European police forces shut the stable door on a criminal network that made millions by raising and selling illegal horsemeat across the EU, the bloc’s law enforcement agency Europol said Thursday.
Spanish fraudsters bought horses unfit for human consumption at knock-down rates, mistreated and slaughtered them in a secret factory in the Valencia region and exported them using fake documents across Spain, Italy, Germany and Belgium, posing serious health risks to consumers.
“The criminal network turned dirt into diamonds: horses, that were written off and worth only 100 euros each, generated illegal profits of about EUR 1.5 million,” Europol said in a statement. A Europol spokesperson said this was only an estimate and the figure could be higher.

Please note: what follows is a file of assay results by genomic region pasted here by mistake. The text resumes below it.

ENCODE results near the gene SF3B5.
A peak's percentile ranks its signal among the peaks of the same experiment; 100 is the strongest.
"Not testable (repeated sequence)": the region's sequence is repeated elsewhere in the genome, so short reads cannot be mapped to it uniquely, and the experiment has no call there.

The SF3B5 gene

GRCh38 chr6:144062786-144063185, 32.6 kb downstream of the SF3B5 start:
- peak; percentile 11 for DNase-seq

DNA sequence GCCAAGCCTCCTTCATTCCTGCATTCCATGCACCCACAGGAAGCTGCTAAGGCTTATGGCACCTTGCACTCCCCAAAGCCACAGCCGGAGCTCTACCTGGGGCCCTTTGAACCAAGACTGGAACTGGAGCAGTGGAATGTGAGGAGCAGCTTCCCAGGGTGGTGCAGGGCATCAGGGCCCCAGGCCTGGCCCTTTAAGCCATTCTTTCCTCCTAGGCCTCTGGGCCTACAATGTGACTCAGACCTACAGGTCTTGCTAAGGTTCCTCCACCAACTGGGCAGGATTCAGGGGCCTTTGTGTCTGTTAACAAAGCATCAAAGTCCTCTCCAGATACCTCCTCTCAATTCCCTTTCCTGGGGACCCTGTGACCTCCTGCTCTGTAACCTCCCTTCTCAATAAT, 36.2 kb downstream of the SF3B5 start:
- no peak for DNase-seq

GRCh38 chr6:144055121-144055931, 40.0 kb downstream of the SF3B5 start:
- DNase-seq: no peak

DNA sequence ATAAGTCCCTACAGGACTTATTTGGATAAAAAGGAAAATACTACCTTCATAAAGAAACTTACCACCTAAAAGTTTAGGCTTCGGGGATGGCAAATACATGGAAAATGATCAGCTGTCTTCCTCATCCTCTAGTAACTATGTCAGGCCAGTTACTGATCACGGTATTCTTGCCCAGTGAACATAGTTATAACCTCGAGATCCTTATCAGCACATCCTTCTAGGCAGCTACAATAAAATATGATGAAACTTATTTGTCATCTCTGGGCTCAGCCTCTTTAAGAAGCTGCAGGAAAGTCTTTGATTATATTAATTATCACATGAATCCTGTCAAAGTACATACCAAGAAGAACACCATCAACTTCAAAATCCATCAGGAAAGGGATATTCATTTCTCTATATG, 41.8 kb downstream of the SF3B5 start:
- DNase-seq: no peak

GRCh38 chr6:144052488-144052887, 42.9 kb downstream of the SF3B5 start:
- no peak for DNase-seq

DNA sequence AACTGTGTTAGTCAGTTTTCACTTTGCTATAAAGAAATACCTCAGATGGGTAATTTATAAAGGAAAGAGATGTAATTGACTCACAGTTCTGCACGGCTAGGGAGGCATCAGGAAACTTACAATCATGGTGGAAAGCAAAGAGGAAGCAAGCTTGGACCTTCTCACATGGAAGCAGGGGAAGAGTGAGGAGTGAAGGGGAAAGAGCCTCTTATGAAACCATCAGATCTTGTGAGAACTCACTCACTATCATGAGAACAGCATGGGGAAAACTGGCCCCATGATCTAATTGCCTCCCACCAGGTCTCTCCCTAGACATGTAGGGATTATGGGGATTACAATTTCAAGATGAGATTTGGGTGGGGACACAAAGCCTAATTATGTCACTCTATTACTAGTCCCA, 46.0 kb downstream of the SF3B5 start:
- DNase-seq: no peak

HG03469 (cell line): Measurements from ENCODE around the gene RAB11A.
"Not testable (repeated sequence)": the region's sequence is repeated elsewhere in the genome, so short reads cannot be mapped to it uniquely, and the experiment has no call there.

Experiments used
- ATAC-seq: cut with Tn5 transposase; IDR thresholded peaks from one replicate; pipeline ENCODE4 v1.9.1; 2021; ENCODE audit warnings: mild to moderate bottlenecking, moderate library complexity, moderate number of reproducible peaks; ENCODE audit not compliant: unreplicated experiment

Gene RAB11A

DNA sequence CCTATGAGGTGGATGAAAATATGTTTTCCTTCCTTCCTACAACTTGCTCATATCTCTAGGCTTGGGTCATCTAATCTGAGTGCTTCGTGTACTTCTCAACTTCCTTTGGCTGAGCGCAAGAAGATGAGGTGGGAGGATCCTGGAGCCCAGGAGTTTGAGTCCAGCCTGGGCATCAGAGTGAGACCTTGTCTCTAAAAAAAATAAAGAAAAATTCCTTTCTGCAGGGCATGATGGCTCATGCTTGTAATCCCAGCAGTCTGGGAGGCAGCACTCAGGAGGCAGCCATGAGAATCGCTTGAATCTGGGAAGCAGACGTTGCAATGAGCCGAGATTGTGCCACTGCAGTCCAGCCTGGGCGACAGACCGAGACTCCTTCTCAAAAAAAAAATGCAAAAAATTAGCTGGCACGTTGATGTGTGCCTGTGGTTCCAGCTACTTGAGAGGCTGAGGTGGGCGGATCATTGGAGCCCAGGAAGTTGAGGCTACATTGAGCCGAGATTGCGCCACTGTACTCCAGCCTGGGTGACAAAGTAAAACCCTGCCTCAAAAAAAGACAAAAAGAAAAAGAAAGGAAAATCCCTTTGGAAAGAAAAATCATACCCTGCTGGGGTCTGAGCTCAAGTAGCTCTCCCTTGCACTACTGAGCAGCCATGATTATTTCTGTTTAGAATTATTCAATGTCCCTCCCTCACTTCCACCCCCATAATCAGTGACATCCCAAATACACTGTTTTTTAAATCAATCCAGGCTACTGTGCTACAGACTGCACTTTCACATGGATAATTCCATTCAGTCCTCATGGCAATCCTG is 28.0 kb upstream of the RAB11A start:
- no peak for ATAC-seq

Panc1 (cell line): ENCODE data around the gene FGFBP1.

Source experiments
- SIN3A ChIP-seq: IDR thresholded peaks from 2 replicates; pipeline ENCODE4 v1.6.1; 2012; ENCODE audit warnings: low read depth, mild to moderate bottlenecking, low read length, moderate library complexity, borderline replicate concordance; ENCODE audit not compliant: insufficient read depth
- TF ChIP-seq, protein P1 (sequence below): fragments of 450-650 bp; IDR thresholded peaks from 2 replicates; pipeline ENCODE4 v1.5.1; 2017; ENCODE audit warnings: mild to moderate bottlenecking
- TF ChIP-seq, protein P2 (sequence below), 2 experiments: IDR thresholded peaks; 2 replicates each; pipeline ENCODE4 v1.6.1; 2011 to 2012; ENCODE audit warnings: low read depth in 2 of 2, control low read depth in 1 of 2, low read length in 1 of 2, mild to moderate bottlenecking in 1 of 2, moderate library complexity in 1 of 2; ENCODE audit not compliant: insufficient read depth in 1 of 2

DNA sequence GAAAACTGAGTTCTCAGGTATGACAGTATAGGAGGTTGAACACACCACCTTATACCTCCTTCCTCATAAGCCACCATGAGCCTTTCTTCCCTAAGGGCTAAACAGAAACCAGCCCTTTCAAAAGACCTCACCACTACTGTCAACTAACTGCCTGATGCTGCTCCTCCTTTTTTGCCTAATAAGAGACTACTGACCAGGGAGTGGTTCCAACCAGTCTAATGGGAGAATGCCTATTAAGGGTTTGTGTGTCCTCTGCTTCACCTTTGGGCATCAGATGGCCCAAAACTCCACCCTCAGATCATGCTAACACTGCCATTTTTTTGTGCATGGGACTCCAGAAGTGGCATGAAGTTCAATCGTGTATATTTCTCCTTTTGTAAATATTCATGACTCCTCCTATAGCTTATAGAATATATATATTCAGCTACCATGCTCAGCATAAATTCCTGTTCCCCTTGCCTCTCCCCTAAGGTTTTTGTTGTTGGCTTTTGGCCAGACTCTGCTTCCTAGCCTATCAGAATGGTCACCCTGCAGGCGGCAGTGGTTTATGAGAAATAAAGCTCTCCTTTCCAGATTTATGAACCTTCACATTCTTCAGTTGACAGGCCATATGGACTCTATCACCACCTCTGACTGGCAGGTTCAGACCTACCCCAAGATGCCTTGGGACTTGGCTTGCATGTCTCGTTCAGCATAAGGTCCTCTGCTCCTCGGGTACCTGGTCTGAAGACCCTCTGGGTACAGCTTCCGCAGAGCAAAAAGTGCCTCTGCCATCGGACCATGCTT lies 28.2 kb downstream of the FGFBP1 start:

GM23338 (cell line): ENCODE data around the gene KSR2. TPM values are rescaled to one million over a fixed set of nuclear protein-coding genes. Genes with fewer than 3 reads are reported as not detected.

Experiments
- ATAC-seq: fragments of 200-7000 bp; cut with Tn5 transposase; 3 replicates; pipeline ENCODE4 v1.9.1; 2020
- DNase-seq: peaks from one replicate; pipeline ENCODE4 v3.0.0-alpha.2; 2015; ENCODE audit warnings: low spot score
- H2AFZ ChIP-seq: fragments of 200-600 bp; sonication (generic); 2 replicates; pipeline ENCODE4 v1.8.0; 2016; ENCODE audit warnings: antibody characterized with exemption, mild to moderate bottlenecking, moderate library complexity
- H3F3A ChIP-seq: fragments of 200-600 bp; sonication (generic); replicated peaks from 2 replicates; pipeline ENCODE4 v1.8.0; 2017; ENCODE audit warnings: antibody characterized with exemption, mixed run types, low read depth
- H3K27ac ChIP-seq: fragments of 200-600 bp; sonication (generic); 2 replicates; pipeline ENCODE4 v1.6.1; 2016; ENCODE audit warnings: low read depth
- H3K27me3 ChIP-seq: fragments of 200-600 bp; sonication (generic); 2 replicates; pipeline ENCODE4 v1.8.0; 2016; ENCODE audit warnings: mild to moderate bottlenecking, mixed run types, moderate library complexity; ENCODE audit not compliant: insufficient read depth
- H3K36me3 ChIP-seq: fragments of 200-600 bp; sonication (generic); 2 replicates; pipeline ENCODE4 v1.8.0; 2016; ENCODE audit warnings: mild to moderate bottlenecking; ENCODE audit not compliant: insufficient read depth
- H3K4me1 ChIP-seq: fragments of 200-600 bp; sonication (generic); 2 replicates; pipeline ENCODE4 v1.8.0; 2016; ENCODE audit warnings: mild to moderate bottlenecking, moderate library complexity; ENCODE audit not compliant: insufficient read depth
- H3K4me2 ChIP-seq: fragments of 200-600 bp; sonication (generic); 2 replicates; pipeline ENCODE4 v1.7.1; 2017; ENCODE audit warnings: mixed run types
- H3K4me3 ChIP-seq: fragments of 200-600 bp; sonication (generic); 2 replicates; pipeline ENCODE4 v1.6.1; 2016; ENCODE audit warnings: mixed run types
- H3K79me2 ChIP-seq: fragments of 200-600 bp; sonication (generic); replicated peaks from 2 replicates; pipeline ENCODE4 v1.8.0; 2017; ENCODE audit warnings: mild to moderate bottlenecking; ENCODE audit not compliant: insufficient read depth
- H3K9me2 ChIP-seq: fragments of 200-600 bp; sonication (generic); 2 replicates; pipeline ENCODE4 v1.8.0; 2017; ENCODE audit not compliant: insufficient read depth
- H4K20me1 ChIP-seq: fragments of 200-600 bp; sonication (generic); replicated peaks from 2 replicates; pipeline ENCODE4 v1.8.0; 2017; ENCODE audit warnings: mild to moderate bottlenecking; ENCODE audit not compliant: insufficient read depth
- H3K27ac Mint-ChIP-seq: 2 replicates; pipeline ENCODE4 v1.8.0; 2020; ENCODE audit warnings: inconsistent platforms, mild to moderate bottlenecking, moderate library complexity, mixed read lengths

The conspiracy is reminiscent of the horsemeat scandal that hit Europe in 2013 and 2014, when products like beef burgers sold across the Continent were found to contain undeclared horsemeat.
Europol uploaded a video showing gruesome images of bits of horses found in buckets during a raid by Spanish police, in an operation they called “Yucatán.” The complex scheme involved veterinarians, transporters and sellers who turned a blind eye to the horses’ origin.
Europol arrested 35 people and investigated six companies in collaboration with the Spanish Guardia Civil and Belgian federal police.
Spanish police seized over half a ton of horse meat and freed 80 disease-riddled horses when they raided the purpose-built factory.